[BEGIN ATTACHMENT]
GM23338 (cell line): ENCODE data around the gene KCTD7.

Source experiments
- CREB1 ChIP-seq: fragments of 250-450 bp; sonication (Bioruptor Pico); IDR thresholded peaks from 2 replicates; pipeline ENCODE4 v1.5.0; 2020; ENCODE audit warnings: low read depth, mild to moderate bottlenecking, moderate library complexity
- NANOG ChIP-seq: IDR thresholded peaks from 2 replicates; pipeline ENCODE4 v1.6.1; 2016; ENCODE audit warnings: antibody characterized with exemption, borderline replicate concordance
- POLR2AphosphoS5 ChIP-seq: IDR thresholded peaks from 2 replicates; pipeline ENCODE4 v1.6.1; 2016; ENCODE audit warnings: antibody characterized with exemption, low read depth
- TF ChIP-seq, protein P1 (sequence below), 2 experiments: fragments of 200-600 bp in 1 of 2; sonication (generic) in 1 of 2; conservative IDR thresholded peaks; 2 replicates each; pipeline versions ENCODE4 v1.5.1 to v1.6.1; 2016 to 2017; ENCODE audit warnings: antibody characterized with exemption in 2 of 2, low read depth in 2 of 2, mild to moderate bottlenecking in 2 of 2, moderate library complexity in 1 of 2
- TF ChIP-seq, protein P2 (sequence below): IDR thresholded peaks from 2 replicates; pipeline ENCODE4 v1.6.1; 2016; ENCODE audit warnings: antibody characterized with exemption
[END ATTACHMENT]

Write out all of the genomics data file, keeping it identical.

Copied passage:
GM23338 (cell line): ENCODE data around the gene KCTD7.

Source experiments
- CREB1 ChIP-seq: fragments of 250-450 bp; sonication (Bioruptor Pico); IDR thresholded peaks from 2 replicates; pipeline ENCODE4 v1.5.0; 2020; ENCODE audit warnings: low read depth, mild to moderate bottlenecking, moderate library complexity
- NANOG ChIP-seq: IDR thresholded peaks from 2 replicates; pipeline ENCODE4 v1.6.1; 2016; ENCODE audit warnings: antibody characterized with exemption, borderline replicate concordance
- POLR2AphosphoS5 ChIP-seq: IDR thresholded peaks from 2 replicates; pipeline ENCODE4 v1.6.1; 2016; ENCODE audit warnings: antibody characterized with exemption, low read depth
- TF ChIP-seq, protein P1 (sequence below), 2 experiments: fragments of 200-600 bp in 1 of 2; sonication (generic) in 1 of 2; conservative IDR thresholded peaks; 2 replicates each; pipeline versions ENCODE4 v1.5.1 to v1.6.1; 2016 to 2017; ENCODE audit warnings: antibody characterized with exemption in 2 of 2, low read depth in 2 of 2, mild to moderate bottlenecking in 2 of 2, moderate library complexity in 1 of 2
- TF ChIP-seq, protein P2 (sequence below): IDR thresholded peaks from 2 replicates; pipeline ENCODE4 v1.6.1; 2016; ENCODE audit warnings: antibody characterized with exemption